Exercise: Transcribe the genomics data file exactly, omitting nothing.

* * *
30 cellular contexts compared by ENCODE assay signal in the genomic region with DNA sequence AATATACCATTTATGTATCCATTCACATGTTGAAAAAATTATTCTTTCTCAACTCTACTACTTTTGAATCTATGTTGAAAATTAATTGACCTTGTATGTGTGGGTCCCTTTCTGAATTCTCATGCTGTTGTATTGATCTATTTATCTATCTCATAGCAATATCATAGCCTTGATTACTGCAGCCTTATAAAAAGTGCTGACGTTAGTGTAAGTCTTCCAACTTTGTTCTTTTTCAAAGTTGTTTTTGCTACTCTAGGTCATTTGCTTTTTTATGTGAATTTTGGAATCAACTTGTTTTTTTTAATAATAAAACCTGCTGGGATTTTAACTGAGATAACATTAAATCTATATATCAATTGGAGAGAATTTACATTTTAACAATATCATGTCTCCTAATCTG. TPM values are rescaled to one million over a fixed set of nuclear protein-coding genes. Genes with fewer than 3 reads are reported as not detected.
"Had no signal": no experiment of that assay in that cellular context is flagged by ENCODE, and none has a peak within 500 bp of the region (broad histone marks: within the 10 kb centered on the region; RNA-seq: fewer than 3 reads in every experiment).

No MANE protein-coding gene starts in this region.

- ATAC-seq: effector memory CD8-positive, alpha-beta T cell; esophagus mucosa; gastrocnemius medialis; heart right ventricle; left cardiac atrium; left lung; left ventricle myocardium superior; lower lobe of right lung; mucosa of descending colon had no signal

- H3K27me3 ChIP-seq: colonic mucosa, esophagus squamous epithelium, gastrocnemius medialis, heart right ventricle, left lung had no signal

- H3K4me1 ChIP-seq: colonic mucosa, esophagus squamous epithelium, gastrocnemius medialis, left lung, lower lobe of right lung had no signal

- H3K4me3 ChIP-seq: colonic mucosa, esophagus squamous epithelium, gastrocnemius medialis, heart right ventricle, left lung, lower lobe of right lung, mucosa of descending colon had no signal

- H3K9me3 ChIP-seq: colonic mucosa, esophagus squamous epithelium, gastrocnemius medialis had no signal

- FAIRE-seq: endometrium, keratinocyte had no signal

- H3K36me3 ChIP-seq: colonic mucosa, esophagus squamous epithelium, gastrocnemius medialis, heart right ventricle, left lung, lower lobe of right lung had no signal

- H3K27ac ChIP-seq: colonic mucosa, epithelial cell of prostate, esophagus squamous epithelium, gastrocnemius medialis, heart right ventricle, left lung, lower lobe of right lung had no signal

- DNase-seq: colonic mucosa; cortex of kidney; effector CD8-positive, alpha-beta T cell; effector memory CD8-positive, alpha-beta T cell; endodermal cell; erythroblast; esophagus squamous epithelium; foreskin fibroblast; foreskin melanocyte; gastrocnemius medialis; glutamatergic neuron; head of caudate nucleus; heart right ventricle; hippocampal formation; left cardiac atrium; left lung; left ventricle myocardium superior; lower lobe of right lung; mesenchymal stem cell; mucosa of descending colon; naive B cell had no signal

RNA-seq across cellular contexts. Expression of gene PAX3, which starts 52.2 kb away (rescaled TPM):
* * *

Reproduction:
30 cellular contexts compared by ENCODE assay signal in the genomic region with DNA sequence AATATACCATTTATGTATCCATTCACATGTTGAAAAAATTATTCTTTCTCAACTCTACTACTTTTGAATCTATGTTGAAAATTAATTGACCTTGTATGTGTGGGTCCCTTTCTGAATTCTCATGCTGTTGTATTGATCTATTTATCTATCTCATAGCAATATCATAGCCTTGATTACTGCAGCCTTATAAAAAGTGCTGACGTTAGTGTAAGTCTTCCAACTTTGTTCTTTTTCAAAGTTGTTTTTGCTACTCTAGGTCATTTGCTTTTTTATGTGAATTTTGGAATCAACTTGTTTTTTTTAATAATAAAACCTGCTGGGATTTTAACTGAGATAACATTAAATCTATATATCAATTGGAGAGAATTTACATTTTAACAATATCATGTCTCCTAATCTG. TPM values are rescaled to one million over a fixed set of nuclear protein-coding genes. Genes with fewer than 3 reads are reported as not detected.
"Had no signal": no experiment of that assay in that cellular context is flagged by ENCODE, and none has a peak within 500 bp of the region (broad histone marks: within the 10 kb centered on the region; RNA-seq: fewer than 3 reads in every experiment).

No MANE protein-coding gene starts in this region.

- ATAC-seq: effector memory CD8-positive, alpha-beta T cell; esophagus mucosa; gastrocnemius medialis; heart right ventricle; left cardiac atrium; left lung; left ventricle myocardium superior; lower lobe of right lung; mucosa of descending colon had no signal

- H3K27me3 ChIP-seq: colonic mucosa, esophagus squamous epithelium, gastrocnemius medialis, heart right ventricle, left lung had no signal

- H3K4me1 ChIP-seq: colonic mucosa, esophagus squamous epithelium, gastrocnemius medialis, left lung, lower lobe of right lung had no signal

- H3K4me3 ChIP-seq: colonic mucosa, esophagus squamous epithelium, gastrocnemius medialis, heart right ventricle, left lung, lower lobe of right lung, mucosa of descending colon had no signal

- H3K9me3 ChIP-seq: colonic mucosa, esophagus squamous epithelium, gastrocnemius medialis had no signal

- FAIRE-seq: endometrium, keratinocyte had no signal

- H3K36me3 ChIP-seq: colonic mucosa, esophagus squamous epithelium, gastrocnemius medialis, heart right ventricle, left lung, lower lobe of right lung had no signal

- H3K27ac ChIP-seq: colonic mucosa, epithelial cell of prostate, esophagus squamous epithelium, gastrocnemius medialis, heart right ventricle, left lung, lower lobe of right lung had no signal

- DNase-seq: colonic mucosa; cortex of kidney; effector CD8-positive, alpha-beta T cell; effector memory CD8-positive, alpha-beta T cell; endodermal cell; erythroblast; esophagus squamous epithelium; foreskin fibroblast; foreskin melanocyte; gastrocnemius medialis; glutamatergic neuron; head of caudate nucleus; heart right ventricle; hippocampal formation; left cardiac atrium; left lung; left ventricle myocardium superior; lower lobe of right lung; mesenchymal stem cell; mucosa of descending colon; naive B cell had no signal

RNA-seq across cellular contexts. Expression of gene PAX3, which starts 52.2 kb away (rescaled TPM):